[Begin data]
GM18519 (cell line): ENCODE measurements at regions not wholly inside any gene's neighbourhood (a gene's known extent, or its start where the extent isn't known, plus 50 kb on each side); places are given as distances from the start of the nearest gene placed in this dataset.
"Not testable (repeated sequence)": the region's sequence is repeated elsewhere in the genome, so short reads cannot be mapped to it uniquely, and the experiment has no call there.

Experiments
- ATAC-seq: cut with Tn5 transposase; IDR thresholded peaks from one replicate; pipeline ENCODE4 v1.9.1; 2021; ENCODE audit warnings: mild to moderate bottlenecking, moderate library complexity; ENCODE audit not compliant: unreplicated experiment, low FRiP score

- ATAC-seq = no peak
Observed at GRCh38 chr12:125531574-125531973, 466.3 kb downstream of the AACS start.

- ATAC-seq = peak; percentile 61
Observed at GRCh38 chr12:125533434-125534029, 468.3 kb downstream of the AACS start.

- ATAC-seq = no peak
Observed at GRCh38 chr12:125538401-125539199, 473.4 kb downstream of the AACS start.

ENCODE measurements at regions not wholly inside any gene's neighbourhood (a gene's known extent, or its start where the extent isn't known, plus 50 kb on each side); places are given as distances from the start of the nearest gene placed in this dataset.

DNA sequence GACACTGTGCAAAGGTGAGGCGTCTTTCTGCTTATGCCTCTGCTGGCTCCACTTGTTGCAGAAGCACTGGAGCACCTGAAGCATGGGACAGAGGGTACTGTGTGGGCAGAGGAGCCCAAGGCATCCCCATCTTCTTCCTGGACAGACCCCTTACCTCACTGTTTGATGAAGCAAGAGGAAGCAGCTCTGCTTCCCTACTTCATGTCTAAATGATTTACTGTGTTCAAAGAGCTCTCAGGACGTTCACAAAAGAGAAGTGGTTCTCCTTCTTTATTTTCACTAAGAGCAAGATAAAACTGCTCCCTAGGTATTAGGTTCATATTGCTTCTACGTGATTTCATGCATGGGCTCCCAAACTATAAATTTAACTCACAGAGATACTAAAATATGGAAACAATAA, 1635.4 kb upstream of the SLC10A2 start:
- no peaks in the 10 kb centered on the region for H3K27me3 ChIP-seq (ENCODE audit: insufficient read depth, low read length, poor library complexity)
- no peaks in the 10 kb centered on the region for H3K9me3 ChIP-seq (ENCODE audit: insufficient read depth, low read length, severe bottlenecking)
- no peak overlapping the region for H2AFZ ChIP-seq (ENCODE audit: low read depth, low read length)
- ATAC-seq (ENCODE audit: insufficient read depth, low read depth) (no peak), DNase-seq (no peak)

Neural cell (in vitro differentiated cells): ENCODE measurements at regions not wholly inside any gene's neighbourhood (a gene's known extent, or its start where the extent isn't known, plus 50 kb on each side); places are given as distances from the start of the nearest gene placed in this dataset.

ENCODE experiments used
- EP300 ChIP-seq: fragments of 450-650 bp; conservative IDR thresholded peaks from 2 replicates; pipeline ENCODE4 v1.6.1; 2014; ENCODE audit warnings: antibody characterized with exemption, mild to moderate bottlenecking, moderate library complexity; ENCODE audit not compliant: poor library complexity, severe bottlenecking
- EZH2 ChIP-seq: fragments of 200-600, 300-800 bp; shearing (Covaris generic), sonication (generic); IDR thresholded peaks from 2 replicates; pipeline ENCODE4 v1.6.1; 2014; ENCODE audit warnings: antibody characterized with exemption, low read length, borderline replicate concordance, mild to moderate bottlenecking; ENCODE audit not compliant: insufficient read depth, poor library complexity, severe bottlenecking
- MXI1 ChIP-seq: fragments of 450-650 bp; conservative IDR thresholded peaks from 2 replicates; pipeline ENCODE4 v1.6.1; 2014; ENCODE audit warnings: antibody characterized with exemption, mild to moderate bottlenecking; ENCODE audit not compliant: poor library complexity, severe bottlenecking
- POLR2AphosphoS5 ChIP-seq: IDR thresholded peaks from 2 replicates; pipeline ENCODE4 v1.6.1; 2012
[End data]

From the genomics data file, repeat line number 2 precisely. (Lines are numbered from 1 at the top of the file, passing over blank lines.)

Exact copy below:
"Not testable (repeated sequence)": the region's sequence is repeated elsewhere in the genome, so short reads cannot be mapped to it uniquely, and the experiment has no call there.